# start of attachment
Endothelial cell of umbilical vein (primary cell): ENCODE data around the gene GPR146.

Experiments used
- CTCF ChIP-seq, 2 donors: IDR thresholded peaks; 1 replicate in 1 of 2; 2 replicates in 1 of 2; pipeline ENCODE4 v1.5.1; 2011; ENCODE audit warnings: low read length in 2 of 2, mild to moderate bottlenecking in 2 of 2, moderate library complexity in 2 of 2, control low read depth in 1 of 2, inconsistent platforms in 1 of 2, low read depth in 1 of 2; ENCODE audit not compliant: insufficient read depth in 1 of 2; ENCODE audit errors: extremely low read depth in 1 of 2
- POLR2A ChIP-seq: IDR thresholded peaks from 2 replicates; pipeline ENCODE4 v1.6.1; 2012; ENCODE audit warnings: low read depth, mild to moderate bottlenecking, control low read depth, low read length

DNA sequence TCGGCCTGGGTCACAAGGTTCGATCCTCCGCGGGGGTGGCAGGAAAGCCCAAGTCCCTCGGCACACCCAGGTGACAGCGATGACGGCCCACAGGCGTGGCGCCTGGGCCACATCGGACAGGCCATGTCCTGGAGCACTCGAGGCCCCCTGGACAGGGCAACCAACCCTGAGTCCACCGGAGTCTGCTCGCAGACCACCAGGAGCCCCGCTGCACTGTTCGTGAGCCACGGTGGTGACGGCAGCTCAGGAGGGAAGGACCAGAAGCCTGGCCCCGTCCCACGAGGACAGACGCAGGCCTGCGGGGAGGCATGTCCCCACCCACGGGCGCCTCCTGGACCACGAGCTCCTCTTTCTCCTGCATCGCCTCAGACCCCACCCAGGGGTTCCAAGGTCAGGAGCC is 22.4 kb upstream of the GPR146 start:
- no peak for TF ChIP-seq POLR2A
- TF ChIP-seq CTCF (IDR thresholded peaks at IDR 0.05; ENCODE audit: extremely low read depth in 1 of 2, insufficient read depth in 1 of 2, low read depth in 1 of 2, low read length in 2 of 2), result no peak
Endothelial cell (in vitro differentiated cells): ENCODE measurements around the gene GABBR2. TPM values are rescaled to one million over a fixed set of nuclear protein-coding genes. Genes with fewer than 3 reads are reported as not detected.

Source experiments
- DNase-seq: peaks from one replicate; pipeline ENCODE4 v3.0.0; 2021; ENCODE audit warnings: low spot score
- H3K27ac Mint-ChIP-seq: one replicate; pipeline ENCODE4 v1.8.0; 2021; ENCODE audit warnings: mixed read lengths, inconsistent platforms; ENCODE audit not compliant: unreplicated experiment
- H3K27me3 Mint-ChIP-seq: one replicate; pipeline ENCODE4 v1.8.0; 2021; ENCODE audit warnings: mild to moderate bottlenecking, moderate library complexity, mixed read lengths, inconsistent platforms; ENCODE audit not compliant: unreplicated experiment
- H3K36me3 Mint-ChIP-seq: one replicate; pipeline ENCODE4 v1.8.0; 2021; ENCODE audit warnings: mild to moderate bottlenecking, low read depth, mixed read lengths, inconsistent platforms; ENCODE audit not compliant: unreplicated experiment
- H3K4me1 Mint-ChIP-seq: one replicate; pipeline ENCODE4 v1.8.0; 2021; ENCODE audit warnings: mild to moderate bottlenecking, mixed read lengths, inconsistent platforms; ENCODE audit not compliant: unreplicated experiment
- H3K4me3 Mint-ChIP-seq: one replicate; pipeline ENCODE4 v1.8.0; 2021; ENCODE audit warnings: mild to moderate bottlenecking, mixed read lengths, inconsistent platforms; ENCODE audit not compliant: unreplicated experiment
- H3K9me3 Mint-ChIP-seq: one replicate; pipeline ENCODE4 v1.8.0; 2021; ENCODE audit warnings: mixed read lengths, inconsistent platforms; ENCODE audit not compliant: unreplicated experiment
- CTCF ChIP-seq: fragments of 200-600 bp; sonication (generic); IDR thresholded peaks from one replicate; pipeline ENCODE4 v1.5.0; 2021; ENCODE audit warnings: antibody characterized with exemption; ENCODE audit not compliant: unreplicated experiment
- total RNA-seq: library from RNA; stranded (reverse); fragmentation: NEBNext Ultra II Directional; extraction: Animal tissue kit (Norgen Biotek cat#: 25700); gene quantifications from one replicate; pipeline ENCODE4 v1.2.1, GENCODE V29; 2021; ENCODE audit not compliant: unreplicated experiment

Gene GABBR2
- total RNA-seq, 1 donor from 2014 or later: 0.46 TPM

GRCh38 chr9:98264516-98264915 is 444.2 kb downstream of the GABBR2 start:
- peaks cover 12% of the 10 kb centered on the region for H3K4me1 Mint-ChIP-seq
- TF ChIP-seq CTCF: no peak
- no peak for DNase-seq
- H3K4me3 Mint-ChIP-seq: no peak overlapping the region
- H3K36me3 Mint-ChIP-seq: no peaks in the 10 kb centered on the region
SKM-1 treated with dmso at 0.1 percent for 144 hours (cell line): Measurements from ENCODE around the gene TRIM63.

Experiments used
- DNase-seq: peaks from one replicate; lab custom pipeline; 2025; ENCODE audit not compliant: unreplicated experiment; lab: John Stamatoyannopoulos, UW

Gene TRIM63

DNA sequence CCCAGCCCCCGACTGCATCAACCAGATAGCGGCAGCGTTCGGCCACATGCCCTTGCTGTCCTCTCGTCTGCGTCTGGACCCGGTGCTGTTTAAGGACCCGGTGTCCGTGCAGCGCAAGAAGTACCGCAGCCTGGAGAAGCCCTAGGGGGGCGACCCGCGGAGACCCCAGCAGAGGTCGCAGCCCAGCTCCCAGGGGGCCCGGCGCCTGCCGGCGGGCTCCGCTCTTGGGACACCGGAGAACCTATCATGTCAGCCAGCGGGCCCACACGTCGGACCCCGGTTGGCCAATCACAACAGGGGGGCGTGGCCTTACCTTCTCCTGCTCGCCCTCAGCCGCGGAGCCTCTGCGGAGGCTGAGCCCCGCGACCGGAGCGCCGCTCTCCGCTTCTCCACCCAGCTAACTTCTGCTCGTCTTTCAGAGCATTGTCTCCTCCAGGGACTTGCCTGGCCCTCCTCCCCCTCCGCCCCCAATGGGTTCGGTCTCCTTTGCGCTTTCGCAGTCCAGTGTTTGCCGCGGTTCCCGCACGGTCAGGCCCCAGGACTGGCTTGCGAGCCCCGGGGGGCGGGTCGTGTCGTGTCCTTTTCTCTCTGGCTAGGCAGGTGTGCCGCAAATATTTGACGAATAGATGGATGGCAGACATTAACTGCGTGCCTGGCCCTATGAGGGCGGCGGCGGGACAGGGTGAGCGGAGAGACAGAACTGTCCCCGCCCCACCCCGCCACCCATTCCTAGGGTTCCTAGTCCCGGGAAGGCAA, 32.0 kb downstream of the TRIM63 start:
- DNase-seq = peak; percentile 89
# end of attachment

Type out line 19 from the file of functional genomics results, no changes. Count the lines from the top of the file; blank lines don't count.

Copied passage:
Gene GABBR2